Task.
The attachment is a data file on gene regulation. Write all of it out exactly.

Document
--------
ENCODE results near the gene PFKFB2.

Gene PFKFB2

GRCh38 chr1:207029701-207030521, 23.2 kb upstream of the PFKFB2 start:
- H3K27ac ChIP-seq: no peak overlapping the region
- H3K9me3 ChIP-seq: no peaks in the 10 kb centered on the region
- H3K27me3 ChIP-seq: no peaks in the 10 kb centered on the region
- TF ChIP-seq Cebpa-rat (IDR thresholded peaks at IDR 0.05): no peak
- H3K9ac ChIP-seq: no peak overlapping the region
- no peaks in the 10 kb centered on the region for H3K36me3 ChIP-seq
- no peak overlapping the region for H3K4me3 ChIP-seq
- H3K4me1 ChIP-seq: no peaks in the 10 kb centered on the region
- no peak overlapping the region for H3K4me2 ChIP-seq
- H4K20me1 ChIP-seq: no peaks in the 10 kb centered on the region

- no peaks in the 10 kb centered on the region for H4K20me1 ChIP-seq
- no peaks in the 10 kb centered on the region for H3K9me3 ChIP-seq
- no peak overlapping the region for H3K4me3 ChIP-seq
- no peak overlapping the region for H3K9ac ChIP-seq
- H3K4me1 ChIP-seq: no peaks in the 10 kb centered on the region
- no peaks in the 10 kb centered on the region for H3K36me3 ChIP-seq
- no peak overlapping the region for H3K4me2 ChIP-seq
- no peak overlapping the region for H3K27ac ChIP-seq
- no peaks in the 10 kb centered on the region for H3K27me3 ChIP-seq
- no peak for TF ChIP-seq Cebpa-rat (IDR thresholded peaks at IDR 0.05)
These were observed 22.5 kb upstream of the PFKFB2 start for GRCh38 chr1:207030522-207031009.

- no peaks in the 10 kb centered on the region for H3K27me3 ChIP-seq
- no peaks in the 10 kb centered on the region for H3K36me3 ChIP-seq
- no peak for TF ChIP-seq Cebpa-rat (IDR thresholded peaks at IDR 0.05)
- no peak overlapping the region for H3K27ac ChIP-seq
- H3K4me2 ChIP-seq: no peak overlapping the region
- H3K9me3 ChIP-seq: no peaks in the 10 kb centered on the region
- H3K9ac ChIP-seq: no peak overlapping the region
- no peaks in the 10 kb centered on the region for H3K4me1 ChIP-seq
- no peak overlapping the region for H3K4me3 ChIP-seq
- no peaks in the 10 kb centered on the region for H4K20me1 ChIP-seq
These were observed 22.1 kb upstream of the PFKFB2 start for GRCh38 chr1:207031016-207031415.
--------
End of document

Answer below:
ENCODE results near the gene PFKFB2.

Gene PFKFB2

GRCh38 chr1:207029701-207030521, 23.2 kb upstream of the PFKFB2 start:
- H3K27ac ChIP-seq: no peak overlapping the region
- H3K9me3 ChIP-seq: no peaks in the 10 kb centered on the region
- H3K27me3 ChIP-seq: no peaks in the 10 kb centered on the region
- TF ChIP-seq Cebpa-rat (IDR thresholded peaks at IDR 0.05): no peak
- H3K9ac ChIP-seq: no peak overlapping the region
- no peaks in the 10 kb centered on the region for H3K36me3 ChIP-seq
- no peak overlapping the region for H3K4me3 ChIP-seq
- H3K4me1 ChIP-seq: no peaks in the 10 kb centered on the region
- no peak overlapping the region for H3K4me2 ChIP-seq
- H4K20me1 ChIP-seq: no peaks in the 10 kb centered on the region

- no peaks in the 10 kb centered on the region for H4K20me1 ChIP-seq
- no peaks in the 10 kb centered on the region for H3K9me3 ChIP-seq
- no peak overlapping the region for H3K4me3 ChIP-seq
- no peak overlapping the region for H3K9ac ChIP-seq
- H3K4me1 ChIP-seq: no peaks in the 10 kb centered on the region
- no peaks in the 10 kb centered on the region for H3K36me3 ChIP-seq
- no peak overlapping the region for H3K4me2 ChIP-seq
- no peak overlapping the region for H3K27ac ChIP-seq
- no peaks in the 10 kb centered on the region for H3K27me3 ChIP-seq
- no peak for TF ChIP-seq Cebpa-rat (IDR thresholded peaks at IDR 0.05)
These were observed 22.5 kb upstream of the PFKFB2 start for GRCh38 chr1:207030522-207031009.

- no peaks in the 10 kb centered on the region for H3K27me3 ChIP-seq
- no peaks in the 10 kb centered on the region for H3K36me3 ChIP-seq
- no peak for TF ChIP-seq Cebpa-rat (IDR thresholded peaks at IDR 0.05)
- no peak overlapping the region for H3K27ac ChIP-seq
- H3K4me2 ChIP-seq: no peak overlapping the region
- H3K9me3 ChIP-seq: no peaks in the 10 kb centered on the region
- H3K9ac ChIP-seq: no peak overlapping the region
- no peaks in the 10 kb centered on the region for H3K4me1 ChIP-seq
- no peak overlapping the region for H3K4me3 ChIP-seq
- no peaks in the 10 kb centered on the region for H4K20me1 ChIP-seq
These were observed 22.1 kb upstream of the PFKFB2 start for GRCh38 chr1:207031016-207031415.